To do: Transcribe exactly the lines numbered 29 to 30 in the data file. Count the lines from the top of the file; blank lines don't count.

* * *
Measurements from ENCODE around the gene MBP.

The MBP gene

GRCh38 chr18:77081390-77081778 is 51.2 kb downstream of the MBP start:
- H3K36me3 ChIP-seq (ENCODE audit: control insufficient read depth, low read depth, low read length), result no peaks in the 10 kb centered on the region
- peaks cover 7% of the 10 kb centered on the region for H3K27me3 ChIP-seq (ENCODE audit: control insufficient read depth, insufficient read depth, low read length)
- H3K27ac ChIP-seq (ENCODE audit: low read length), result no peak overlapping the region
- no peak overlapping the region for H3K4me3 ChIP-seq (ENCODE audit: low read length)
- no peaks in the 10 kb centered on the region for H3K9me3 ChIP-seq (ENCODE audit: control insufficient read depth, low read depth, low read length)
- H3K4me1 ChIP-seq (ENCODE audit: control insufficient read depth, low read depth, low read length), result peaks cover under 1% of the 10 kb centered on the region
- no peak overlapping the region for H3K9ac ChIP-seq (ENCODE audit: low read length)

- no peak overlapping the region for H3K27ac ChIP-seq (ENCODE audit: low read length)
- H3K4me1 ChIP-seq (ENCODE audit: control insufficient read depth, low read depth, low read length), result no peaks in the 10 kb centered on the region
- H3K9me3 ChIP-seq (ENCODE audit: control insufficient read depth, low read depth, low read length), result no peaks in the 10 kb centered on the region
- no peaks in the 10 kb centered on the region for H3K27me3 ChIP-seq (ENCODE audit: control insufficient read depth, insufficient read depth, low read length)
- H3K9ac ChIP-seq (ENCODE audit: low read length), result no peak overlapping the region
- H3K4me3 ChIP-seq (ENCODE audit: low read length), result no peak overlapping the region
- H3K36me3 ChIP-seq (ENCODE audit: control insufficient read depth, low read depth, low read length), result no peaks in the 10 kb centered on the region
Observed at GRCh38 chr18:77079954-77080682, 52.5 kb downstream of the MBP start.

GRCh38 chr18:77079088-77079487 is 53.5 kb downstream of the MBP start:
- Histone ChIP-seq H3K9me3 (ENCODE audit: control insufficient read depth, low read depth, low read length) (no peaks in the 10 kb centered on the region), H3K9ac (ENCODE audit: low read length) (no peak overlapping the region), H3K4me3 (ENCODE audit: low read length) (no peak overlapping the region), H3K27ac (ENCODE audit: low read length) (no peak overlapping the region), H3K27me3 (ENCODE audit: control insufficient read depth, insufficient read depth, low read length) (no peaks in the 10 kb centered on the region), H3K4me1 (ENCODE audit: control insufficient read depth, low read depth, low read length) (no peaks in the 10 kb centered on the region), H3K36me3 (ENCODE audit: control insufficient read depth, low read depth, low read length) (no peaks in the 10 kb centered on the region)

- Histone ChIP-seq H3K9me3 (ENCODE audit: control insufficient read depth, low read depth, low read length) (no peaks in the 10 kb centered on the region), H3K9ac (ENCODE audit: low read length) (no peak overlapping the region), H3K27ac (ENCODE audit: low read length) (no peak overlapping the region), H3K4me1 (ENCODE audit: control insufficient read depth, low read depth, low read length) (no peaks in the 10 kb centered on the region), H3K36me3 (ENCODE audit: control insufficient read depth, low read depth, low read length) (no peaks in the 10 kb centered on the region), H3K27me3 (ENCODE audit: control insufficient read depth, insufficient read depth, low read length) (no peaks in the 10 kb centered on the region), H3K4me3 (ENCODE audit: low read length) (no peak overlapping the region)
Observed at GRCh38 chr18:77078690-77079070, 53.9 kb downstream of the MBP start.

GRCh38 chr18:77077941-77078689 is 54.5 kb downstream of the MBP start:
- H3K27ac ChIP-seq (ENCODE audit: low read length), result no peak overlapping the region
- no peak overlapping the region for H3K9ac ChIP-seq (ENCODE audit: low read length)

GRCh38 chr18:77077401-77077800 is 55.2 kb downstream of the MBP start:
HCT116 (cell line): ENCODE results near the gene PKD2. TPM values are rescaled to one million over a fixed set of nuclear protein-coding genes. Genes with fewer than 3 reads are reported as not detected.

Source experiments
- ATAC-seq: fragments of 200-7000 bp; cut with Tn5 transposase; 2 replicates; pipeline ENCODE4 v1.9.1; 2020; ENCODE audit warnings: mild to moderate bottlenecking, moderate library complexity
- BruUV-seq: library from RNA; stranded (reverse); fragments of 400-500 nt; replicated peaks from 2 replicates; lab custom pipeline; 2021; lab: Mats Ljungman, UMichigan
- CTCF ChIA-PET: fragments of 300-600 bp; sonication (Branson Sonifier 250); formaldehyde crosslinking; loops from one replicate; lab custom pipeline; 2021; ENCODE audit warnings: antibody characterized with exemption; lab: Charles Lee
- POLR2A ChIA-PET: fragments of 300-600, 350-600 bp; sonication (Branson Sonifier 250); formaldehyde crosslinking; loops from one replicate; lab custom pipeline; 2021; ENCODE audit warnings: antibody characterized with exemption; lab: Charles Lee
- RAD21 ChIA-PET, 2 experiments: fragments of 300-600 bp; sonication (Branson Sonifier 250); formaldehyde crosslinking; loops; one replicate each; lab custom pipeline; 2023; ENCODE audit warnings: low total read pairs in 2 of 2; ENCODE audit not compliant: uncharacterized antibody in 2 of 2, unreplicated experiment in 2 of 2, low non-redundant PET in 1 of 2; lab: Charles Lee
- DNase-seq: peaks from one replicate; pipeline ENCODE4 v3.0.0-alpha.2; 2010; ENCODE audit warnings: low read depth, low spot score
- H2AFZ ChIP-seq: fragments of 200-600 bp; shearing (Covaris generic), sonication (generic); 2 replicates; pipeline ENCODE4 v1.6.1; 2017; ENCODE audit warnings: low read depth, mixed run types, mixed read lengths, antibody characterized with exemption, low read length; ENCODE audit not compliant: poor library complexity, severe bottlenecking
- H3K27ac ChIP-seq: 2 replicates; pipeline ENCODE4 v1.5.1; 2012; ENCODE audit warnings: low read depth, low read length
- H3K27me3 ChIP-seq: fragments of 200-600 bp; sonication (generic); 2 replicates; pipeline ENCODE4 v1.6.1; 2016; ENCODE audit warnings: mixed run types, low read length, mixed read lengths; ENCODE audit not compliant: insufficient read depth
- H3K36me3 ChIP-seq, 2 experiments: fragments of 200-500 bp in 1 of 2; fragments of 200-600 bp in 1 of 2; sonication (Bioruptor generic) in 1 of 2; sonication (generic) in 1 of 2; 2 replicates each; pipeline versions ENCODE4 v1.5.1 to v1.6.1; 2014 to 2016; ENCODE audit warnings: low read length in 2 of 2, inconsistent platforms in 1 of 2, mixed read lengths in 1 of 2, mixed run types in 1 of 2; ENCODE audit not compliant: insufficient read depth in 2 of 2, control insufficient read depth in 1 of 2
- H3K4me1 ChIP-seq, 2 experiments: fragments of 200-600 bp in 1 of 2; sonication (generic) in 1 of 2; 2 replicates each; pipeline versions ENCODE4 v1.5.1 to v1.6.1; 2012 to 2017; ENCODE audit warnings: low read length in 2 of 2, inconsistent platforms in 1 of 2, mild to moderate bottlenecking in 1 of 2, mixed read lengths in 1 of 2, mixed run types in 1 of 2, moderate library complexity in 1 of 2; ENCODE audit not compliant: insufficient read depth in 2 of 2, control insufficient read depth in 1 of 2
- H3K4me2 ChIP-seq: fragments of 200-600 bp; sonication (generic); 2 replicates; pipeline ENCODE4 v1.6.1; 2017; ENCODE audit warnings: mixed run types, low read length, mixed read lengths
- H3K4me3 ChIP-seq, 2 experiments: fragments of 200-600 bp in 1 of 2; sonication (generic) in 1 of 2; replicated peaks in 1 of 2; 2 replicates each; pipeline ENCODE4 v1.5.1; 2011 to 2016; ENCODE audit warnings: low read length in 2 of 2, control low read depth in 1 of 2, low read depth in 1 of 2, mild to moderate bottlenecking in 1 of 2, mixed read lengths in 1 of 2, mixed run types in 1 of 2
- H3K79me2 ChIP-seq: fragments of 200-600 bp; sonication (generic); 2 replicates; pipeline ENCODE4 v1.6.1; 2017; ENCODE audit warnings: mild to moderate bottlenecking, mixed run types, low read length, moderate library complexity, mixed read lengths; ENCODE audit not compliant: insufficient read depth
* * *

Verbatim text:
- ATAC-seq: fragments of 200-7000 bp; cut with Tn5 transposase; 2 replicates; pipeline ENCODE4 v1.9.1; 2020; ENCODE audit warnings: mild to moderate bottlenecking, moderate library complexity
- BruUV-seq: library from RNA; stranded (reverse); fragments of 400-500 nt; replicated peaks from 2 replicates; lab custom pipeline; 2021; lab: Mats Ljungman, UMichigan